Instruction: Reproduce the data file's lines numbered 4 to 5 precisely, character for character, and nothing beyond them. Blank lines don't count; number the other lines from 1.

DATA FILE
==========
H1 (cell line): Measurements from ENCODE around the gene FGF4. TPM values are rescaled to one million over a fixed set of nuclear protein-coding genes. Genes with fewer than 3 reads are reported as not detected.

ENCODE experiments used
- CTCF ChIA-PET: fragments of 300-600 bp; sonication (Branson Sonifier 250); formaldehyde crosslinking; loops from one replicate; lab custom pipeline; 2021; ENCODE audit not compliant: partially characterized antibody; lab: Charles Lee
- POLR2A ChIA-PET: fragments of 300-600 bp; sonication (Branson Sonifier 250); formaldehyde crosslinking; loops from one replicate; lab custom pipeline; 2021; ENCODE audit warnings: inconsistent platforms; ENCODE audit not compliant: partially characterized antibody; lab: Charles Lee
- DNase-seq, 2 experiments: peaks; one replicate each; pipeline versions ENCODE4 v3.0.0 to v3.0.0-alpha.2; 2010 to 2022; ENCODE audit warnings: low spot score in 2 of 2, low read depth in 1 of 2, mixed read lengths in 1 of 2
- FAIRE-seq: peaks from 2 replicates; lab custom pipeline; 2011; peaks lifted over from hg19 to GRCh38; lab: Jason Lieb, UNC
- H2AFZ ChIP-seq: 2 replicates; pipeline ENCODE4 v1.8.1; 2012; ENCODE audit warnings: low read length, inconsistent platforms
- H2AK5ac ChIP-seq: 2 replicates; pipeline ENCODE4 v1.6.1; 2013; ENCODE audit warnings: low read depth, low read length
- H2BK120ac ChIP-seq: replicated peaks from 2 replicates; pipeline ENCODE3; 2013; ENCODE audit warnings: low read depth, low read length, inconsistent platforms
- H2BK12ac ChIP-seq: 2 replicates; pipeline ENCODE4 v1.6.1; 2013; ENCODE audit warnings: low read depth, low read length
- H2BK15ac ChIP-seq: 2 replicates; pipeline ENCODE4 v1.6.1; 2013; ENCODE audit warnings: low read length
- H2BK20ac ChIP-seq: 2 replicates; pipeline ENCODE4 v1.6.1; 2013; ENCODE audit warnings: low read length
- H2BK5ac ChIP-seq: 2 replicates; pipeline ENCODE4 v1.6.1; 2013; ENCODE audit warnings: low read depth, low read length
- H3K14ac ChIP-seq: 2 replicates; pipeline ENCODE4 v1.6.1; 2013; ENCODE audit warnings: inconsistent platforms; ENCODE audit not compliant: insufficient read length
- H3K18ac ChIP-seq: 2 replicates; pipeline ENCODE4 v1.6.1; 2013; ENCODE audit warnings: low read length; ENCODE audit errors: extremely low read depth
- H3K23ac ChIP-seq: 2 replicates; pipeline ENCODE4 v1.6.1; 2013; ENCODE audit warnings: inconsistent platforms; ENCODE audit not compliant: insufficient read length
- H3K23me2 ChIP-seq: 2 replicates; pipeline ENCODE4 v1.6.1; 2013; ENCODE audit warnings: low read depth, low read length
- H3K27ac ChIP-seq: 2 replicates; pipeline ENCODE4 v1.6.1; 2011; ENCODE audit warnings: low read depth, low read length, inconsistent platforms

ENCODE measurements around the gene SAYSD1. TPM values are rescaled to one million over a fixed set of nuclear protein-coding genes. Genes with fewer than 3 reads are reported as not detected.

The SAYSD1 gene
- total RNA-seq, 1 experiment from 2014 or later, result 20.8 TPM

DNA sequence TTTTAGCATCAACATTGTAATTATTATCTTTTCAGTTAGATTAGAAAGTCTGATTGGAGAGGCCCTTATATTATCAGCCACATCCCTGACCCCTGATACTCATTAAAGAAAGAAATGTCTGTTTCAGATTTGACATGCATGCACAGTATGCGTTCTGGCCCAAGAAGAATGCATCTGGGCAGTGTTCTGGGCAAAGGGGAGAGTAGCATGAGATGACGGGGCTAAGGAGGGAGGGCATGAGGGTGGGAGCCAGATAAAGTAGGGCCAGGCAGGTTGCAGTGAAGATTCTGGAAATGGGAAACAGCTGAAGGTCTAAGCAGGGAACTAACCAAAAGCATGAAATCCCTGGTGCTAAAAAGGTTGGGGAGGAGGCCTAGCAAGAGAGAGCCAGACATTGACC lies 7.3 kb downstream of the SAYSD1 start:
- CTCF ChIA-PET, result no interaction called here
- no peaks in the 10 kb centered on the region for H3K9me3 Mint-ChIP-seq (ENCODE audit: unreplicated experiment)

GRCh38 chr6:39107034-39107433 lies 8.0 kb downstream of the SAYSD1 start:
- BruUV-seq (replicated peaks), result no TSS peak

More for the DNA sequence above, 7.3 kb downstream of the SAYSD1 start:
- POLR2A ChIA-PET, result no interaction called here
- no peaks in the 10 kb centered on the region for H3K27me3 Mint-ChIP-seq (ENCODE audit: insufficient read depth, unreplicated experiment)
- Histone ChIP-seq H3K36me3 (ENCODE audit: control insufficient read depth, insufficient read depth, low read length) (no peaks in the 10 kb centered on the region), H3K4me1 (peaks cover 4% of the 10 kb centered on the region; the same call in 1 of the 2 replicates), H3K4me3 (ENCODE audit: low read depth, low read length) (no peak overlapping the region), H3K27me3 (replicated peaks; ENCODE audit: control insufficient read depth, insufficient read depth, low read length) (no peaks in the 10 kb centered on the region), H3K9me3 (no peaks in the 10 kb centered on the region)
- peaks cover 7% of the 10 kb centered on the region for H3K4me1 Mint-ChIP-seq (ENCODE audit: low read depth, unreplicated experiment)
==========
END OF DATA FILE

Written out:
- POLR2A ChIA-PET: fragments of 300-600 bp; sonication (Branson Sonifier 250); formaldehyde crosslinking; loops from one replicate; lab custom pipeline; 2021; ENCODE audit warnings: inconsistent platforms; ENCODE audit not compliant: partially characterized antibody; lab: Charles Lee
- DNase-seq, 2 experiments: peaks; one replicate each; pipeline versions ENCODE4 v3.0.0 to v3.0.0-alpha.2; 2010 to 2022; ENCODE audit warnings: low spot score in 2 of 2, low read depth in 1 of 2, mixed read lengths in 1 of 2